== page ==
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Saturday, 31 December 2016

INFOGRAPHICS #23: U.S. Navy Carrier Strike Group (CSG)

Ships from the George H.W. Bush Carrier Strike Group simulate
a strait transit in the Atlantic Ocean on Dec 10, 2013. Photo
by Justin Wolpert, U.S. Navy
A carrier strike group (CSG) is an operational formation of the United States Navy. It is composed of roughly 7,500 personnel, a nuclear-powered super-carrier (Nimitz class), which is the centerpiece of the strike group and also serves as the flagship for the CSG Commander and respective staff, at least one cruiser (Ticonderoga class), a destroyer squadron of at least two-three destroyers (Arleigh Burke class) and/or two-three frigates (currently the U.S. Navy does not operate any frigates, thus more destroyers in the group), a carrier air wing of about 70 aircraft (typically up to nine squadrons) and up to two nuclear-powered attack submarines (Los Angeles class, Virginia class), used to screen the strike group against hostile surface ships and submarines, but which also carry cruise missiles for long-range strike capability. A carrier strike group also, on occasion, includes attached logistics ships and a supply ship. CSGs are not restricted to a specific composition and can be modified depending on expected threats, roles, or missions expected during a deployment, and one may be different from another. The Navy states that "there really is no real definition of a strike group. Strike groups are formed and disestablished on an as needed basis, and one may be different from another. However, they all are comprised of similar types of ships."

The U.S. Navy Carrier Strike Group. An illustration by Austin Rooney for the United States Navy. High resolution image.
Carrier Air Wing. High resolution image here.
The carrier strike group commander operationally reports to the commander of the numbered fleet, who is operationally responsible for the area of waters in which the carrier strike group is operating. Carrier strike groups comprise a principal element of U.S. power projection capability. Previously referred to as Carrier Battle Groups (a term still used by other nations; the change in nomenclature from 'Battle' to 'Strike' appears to have been connected with an increasing emphasis on projecting air power ashore), they are often referred to by the carrier they are associated with (e.g., Enterprise Strike Group). As of March 2016 there are ten (10) carrier strike groups. The carrier strike group is a flexible naval force that can operate in confined waters or in the open ocean, during day and night, in all weather conditions. The principal role of the carrier and its air wing within the carrier strike group is to provide the primary offensive firepower, while the other ships provide defense and support. These roles are not exclusive, however. Other ships in the strike group sometimes undertake offensive operations (launching cruise missiles, for instance) and the carrier's air wing contributes to the strike group's defense (through combat air patrols and airborne anti-submarine efforts). Thus, from a command and control perspective, carrier strike groups are combat organized by mission rather than by platform.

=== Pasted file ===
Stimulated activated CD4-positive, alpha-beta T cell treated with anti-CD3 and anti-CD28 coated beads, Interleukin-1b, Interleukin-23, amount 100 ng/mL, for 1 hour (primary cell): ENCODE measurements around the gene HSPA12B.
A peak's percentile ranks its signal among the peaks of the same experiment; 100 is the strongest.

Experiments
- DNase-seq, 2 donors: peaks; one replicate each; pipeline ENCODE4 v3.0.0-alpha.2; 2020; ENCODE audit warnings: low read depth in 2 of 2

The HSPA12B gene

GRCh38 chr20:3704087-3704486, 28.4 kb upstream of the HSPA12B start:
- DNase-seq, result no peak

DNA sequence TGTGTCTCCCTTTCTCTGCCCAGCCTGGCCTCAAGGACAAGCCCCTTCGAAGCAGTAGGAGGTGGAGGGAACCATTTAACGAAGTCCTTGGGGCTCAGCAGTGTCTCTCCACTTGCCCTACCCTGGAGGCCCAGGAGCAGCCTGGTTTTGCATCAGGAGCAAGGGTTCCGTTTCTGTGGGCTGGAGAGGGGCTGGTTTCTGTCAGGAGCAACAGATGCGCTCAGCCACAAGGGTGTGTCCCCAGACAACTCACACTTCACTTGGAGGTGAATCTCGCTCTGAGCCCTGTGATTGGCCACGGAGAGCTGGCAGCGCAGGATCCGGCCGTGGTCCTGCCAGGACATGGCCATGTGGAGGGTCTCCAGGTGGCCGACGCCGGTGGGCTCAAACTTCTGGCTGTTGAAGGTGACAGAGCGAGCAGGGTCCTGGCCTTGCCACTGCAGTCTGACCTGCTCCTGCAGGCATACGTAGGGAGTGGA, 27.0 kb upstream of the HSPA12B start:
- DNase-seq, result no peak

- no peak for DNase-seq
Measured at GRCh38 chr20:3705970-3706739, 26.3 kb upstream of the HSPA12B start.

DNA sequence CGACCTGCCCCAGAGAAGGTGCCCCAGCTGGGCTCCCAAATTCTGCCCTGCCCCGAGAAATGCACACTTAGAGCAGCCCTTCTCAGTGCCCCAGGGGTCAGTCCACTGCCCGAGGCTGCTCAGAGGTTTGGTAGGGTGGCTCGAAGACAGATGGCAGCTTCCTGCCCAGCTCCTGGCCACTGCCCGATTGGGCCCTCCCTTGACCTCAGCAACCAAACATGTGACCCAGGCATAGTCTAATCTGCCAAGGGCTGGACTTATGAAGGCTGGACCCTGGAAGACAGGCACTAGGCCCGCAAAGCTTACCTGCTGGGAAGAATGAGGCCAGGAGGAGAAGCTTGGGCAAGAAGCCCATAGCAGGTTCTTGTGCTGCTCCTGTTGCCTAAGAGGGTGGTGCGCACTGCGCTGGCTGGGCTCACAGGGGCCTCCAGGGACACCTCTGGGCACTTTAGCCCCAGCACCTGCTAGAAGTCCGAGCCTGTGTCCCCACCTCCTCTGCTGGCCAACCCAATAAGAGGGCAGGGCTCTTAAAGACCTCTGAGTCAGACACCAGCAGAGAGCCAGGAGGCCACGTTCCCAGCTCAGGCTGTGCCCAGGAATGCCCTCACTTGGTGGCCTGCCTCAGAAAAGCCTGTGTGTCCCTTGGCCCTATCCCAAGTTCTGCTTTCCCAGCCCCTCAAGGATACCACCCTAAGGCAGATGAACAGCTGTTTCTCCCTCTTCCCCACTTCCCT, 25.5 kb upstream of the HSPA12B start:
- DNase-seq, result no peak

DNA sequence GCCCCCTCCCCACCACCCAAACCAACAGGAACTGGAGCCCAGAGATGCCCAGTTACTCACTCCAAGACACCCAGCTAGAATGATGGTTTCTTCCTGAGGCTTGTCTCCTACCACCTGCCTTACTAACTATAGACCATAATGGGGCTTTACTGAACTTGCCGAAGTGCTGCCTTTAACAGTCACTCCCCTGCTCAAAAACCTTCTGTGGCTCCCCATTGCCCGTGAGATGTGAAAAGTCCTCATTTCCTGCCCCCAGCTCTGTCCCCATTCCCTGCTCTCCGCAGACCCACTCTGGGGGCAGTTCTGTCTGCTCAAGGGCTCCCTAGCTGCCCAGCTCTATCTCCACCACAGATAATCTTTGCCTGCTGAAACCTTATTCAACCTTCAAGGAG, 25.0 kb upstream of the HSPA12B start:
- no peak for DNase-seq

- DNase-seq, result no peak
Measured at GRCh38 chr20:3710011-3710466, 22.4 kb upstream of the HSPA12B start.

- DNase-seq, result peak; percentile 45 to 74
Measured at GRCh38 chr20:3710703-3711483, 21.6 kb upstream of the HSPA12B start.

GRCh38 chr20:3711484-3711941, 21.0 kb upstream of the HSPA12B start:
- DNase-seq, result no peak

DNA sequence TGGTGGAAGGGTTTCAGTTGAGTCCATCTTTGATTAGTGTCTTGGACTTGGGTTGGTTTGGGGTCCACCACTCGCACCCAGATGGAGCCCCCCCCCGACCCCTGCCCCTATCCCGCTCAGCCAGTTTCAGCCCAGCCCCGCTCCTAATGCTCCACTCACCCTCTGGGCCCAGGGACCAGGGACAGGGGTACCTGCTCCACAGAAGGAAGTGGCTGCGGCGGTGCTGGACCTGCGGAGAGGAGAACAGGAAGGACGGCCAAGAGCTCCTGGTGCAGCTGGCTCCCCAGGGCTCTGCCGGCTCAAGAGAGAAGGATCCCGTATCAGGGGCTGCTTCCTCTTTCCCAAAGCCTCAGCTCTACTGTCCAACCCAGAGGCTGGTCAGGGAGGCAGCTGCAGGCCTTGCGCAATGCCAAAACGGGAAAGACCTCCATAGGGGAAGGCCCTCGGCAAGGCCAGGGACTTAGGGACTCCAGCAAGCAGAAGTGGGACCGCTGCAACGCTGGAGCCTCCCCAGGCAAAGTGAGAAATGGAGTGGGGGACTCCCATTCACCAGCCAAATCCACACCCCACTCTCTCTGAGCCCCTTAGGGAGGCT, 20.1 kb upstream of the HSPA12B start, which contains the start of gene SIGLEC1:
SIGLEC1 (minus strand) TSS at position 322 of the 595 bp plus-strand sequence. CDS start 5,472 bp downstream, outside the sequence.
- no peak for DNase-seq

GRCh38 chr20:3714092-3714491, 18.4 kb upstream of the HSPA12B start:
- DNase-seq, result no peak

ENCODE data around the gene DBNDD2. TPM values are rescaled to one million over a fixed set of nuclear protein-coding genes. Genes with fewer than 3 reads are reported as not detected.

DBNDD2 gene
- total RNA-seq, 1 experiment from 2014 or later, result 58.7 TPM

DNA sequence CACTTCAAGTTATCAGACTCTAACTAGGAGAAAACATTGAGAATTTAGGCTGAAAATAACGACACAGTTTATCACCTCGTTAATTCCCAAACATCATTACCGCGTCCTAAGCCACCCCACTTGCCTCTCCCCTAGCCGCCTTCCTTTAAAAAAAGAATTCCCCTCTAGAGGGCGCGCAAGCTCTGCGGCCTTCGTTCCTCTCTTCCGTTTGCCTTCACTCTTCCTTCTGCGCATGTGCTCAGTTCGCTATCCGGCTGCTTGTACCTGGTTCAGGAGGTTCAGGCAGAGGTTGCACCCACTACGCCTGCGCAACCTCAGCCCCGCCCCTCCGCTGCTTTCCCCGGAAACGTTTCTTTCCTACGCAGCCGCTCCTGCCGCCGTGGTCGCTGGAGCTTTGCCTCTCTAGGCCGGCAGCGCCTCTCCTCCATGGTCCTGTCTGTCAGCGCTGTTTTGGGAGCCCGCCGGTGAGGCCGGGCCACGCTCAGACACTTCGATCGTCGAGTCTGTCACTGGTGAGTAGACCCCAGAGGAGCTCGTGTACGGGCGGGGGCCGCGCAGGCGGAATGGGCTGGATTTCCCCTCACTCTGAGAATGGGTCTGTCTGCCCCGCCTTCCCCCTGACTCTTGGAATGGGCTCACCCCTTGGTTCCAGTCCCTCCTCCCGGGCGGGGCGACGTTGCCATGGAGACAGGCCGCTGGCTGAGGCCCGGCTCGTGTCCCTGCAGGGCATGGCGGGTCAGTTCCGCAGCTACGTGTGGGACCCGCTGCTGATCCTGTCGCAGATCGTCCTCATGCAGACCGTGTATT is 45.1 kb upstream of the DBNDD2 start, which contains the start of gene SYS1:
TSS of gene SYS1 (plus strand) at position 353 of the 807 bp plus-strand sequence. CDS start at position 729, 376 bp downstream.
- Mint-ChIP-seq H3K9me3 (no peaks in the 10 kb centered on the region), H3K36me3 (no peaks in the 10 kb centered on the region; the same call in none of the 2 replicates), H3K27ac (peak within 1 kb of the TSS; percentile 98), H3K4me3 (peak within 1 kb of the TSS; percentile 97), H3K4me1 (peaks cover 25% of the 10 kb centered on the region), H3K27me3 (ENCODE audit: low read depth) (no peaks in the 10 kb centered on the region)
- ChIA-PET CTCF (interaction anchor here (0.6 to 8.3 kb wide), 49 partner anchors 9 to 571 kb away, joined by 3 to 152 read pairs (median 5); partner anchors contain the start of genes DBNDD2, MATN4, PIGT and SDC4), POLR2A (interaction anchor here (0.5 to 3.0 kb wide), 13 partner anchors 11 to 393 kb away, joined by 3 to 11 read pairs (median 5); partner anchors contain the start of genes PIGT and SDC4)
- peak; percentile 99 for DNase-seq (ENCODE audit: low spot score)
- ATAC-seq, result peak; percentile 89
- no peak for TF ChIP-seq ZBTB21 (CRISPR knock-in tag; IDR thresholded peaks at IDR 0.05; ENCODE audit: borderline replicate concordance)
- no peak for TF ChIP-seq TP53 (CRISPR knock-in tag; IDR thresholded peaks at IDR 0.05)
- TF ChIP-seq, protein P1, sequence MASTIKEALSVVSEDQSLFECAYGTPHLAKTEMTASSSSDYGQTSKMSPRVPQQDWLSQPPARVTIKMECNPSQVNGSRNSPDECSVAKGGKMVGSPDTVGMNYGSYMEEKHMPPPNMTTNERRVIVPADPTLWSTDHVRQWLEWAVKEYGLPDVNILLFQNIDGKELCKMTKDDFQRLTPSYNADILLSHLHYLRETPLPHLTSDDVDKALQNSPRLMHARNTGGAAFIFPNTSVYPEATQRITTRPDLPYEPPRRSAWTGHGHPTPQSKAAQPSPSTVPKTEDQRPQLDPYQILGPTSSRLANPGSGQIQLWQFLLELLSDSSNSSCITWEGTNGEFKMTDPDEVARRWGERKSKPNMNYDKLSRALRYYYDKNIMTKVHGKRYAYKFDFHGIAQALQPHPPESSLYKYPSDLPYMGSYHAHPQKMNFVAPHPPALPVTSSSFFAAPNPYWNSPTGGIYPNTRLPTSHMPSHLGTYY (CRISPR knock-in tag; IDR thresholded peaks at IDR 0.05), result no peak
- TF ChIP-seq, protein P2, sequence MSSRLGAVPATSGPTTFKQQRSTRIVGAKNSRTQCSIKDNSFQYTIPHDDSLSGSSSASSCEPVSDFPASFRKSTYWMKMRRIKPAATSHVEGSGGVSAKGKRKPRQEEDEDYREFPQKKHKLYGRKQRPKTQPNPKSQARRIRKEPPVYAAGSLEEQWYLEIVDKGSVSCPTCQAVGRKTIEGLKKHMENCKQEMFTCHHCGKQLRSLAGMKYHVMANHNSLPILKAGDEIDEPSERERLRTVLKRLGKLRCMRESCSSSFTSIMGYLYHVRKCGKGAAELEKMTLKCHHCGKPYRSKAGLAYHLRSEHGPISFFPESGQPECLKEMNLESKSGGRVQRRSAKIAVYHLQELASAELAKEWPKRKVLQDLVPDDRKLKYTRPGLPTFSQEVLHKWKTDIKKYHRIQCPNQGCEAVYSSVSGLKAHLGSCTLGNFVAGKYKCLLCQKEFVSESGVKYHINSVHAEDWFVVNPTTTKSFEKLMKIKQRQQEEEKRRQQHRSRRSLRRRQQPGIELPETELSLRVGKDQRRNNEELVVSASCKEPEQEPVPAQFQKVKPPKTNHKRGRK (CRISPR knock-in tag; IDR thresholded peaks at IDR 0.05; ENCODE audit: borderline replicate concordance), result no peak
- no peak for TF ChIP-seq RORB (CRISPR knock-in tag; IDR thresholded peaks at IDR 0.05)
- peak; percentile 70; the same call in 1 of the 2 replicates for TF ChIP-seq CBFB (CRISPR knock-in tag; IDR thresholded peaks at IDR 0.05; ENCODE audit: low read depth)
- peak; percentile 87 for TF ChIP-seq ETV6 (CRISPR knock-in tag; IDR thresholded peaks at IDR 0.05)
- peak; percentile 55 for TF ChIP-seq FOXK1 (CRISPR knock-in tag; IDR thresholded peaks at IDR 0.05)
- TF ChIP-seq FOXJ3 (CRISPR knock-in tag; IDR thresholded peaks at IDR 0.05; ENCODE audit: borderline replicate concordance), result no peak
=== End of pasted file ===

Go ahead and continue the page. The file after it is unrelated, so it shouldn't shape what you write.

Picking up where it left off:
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Wednesday, 7 December 2016

WARSHIPS OF THE PAST: Elli cruiser of the Royal Hellenic Navy

 Written by D-Mitch

Elli, cruiser of the Royal Hellenic Navy (1951)
In 1947, Greece accepted from Italy the cruiser Eugenio di Savoia, a Condottieri class light cruiser of the Italian Navy (Regia Marina,  the Navy of the Kingdom of Italy) as a World War II reparation for Greece. The new warship renamed Elli, to honor the Elli light cruiser that was sunk by the Italian submarine Delfino while the cruiser sat at anchor near the Greek island Tinos, before the outbreak of the Greco-Italian War on 15 August 1940. The ship was commissioned into the Royal Hellenic Navy (Βασιλικό Πολεμικό Ναυτικό) in 1951 and had a very short career. The 186-meter cruiser was the longest warship ever served with the Hellenic Navy and the largest surface combatant after WWII. However, the largest ever Greek warships were the two per-dreadnought battleships of the Mississippi class, Kilkis and Limnos, that had a full displacement approximately 14,500tons at full load. It should be mentioned that today's Hellenic Navy largest warship is the logistic support ship Prometheus that has a displacement of about 14,000tons and length of 146 meters.

Elli, cruiser of Royal Hellenic Navy in 1951
Elli, during her official commission (1951)
Elli, during her official commission (1951)
The article contains more than 70 (!) photos and the most accurate and complete information about the ship, which in Greek service, very little is known about its equipment and history. Unfortunately, the photos are not of high resolution, so it was really difficult to distinguish the equipment on the vessel and to analyze it better. Moreover, this article was another example where the researcher should be responsible for evaluating all his sources with criticism, and to not rely entirely on the online sources, but to report only the credible information based on careful judgment of the reliability of information. Yet, despite all these issues, I hope I did a good job and you will enjoy the article!

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